A team of Sandia National Laboratories scientists led by Greg Nielson may have revolutionized the solar energy industry.
Currently, photovoltaic collectors are made of 6 inch square solar bricks. Nielson and his team have found a way to make tiny solar cells only 14 to 20 micrometers thick and 0.25 to 1 millimeter across. To put that in perspective, a human hair is somewhere around 100 micrometer thick. It’s no wonder the tiny cells have been referred to as ‘glitter’! And like glitter, these tiny cells could be incorporated into clothing, or made part of any number of objects.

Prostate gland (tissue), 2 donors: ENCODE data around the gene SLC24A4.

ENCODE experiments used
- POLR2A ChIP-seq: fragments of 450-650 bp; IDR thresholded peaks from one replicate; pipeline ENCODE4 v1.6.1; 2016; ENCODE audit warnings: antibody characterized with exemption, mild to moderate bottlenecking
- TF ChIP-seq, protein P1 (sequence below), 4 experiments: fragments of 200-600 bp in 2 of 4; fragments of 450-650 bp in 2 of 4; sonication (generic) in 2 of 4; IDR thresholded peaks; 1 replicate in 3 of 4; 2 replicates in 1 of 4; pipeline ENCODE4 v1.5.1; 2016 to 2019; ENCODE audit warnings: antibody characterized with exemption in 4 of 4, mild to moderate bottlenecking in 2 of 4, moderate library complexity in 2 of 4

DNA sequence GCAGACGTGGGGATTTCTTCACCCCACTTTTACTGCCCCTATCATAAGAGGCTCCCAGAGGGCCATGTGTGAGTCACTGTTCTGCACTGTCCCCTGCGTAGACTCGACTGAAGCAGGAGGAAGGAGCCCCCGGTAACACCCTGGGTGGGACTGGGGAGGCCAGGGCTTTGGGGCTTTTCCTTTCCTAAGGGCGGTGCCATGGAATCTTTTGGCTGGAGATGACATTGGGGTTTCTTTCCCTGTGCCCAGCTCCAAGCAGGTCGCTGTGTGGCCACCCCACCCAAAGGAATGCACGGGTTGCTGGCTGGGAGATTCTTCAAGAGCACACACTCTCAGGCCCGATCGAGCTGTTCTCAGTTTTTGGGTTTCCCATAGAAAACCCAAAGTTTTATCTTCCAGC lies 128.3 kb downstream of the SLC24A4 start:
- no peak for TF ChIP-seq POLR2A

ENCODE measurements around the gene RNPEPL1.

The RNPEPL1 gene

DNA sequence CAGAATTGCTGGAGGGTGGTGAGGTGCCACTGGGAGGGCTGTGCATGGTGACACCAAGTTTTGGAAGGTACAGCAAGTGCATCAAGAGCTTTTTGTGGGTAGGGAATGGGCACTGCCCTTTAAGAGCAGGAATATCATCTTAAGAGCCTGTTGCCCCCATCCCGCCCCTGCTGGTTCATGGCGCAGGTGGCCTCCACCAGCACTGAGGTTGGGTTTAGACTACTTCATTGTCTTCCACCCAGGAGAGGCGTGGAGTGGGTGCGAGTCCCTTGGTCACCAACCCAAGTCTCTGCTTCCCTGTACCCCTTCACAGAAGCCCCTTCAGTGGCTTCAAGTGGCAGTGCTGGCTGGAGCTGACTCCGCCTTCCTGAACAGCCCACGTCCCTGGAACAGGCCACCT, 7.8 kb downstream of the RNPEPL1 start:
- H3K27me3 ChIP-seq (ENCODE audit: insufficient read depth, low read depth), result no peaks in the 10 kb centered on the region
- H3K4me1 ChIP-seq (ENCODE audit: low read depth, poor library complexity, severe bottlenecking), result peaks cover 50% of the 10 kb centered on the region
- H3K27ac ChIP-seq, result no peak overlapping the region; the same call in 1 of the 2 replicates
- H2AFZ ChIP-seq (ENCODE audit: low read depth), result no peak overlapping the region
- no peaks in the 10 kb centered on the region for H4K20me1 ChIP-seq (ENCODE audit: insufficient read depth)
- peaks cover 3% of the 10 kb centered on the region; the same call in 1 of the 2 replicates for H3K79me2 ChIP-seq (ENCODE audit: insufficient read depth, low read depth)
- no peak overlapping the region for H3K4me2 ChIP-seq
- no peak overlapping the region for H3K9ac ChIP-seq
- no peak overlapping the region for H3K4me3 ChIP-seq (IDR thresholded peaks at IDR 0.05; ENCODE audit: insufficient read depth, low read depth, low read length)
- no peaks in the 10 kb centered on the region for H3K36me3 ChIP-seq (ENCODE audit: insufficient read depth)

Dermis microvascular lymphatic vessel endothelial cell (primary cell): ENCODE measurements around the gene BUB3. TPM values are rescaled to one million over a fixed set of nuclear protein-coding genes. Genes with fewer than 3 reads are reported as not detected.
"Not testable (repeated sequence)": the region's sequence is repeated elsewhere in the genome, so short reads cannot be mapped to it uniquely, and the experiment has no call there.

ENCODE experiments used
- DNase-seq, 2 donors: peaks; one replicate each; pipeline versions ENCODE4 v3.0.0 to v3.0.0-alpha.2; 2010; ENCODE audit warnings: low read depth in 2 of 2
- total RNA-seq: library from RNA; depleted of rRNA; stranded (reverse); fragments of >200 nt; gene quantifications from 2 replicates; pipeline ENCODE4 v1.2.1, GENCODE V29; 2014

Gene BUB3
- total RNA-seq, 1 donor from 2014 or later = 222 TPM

In addition, the engineers expect the new solar cells to be significantly cheaper to make and install. With intelligent controls designed into them, they could forever change the way we maintain our houses and warehouses.
So, with that optimistic thought, and to borrow a turn of phrase from the late great Isaac Asimov, I wish all my gentle readers a happy New Year.
Top image: typical 6 inch square solar cell
Bottom image: : Sandia Lab's new micro photovoltaic cells (Image by Murat Okandan)